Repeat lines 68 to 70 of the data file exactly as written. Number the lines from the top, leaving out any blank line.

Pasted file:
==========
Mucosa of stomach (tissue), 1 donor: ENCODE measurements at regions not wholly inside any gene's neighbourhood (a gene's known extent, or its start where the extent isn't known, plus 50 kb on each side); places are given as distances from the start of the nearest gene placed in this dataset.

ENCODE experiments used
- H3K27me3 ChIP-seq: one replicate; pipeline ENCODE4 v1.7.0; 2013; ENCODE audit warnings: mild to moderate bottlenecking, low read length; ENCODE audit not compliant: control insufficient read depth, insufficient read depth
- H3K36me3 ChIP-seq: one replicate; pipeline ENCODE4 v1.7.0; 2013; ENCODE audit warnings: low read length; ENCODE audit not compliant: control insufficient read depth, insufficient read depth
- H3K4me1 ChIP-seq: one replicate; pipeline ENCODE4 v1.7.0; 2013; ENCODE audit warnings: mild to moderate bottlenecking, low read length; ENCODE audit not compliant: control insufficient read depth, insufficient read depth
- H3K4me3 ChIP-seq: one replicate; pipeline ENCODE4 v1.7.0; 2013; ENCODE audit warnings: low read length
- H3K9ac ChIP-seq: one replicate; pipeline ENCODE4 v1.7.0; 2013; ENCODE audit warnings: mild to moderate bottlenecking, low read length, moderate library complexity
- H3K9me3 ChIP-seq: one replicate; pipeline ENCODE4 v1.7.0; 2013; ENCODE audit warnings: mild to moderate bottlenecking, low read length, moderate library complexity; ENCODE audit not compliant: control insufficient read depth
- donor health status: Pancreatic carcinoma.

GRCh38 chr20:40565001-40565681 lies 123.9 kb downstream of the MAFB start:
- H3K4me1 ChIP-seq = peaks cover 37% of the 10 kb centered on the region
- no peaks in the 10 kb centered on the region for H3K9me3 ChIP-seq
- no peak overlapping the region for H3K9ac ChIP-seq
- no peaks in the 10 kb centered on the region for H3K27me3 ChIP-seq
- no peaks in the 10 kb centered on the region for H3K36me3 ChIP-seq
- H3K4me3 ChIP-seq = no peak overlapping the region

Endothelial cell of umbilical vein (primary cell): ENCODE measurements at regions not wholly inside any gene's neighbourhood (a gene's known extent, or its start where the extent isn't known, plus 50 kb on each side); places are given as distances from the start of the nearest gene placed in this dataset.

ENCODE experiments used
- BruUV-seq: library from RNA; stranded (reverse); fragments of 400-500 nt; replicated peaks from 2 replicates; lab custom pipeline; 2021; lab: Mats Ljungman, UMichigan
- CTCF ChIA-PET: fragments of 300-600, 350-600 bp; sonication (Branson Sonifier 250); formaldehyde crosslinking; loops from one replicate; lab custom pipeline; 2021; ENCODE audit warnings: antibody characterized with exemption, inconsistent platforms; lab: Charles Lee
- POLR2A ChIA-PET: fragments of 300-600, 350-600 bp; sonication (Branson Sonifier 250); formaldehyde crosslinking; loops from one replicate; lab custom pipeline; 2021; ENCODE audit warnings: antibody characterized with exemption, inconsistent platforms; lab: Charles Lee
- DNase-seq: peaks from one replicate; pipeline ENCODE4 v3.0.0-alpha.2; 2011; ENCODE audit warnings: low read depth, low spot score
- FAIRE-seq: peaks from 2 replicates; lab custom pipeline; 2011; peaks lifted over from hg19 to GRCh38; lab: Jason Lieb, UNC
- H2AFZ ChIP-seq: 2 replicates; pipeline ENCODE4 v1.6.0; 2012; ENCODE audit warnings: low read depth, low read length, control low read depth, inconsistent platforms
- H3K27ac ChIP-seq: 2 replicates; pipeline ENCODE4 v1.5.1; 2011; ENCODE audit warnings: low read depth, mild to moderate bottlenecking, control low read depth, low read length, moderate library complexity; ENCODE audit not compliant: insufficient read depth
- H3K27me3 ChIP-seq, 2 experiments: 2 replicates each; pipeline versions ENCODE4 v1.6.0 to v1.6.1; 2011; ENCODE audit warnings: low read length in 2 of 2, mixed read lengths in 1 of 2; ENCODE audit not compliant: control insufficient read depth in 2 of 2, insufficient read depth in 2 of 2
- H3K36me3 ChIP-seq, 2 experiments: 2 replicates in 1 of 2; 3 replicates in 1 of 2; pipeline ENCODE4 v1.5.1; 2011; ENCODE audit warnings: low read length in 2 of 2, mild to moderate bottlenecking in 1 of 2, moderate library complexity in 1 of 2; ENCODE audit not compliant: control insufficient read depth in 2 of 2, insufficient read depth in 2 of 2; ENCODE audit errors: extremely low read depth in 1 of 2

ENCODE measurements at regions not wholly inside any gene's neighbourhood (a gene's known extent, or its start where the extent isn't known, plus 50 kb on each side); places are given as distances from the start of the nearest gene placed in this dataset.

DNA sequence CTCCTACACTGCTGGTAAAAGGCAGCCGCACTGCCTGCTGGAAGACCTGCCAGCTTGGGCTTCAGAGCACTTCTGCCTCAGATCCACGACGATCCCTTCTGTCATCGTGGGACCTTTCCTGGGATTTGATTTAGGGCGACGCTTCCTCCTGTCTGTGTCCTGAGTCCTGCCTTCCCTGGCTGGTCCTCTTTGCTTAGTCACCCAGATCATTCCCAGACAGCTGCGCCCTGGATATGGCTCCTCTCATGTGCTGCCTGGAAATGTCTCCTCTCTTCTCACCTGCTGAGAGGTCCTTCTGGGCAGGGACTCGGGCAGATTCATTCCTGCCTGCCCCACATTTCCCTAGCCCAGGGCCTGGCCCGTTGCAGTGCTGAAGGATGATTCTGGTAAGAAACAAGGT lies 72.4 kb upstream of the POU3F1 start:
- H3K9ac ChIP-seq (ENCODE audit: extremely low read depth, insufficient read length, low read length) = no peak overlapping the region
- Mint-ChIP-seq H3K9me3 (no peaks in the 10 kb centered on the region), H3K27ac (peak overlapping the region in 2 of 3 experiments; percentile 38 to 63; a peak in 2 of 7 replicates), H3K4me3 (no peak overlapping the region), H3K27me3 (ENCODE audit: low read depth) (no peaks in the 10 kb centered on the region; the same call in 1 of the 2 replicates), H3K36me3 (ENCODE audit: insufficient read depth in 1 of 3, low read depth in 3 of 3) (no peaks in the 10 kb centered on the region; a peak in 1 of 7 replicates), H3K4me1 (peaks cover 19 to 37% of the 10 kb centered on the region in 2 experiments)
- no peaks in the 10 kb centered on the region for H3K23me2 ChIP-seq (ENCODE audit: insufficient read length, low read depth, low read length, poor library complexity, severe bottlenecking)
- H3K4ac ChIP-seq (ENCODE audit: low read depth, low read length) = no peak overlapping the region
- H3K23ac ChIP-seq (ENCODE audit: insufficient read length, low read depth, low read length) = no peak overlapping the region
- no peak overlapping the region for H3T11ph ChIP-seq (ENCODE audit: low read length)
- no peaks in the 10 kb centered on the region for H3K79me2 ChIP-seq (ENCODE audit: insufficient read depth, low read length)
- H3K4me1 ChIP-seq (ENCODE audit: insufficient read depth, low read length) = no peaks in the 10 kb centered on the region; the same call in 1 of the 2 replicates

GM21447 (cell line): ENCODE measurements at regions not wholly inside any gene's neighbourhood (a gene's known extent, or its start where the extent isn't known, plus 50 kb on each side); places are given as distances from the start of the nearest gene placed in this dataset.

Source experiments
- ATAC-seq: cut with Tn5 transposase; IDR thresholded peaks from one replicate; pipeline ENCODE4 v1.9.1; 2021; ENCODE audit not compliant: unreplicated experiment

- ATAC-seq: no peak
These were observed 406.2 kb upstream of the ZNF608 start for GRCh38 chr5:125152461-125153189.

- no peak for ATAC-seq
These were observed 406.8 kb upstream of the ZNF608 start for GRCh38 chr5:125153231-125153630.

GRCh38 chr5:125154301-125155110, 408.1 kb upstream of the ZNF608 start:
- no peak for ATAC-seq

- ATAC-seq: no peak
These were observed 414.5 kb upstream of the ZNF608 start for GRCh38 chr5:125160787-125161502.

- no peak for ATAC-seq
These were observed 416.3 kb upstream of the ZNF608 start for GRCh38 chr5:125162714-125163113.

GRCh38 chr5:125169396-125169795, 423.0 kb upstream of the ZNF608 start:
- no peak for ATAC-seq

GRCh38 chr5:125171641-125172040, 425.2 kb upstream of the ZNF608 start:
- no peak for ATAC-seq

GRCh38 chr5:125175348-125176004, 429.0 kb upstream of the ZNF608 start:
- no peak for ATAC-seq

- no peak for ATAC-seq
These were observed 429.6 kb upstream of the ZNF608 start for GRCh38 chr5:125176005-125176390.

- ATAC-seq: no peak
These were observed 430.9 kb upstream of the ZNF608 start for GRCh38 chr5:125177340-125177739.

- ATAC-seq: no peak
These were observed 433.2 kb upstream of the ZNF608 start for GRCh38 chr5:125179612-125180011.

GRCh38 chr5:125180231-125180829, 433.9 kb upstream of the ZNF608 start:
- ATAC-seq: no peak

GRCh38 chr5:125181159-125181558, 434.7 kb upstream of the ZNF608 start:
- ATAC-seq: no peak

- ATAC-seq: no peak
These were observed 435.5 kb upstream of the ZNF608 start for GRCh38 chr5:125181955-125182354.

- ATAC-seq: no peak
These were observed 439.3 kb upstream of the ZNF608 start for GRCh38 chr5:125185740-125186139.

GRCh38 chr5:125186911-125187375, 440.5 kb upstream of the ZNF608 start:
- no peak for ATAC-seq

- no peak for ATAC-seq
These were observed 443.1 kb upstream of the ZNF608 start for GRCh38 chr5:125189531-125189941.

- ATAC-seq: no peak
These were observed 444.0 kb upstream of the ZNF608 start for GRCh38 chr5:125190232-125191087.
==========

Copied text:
These were observed 435.5 kb upstream of the ZNF608 start for GRCh38 chr5:125181955-125182354.

- ATAC-seq: no peak
These were observed 439.3 kb upstream of the ZNF608 start for GRCh38 chr5:125185740-125186139.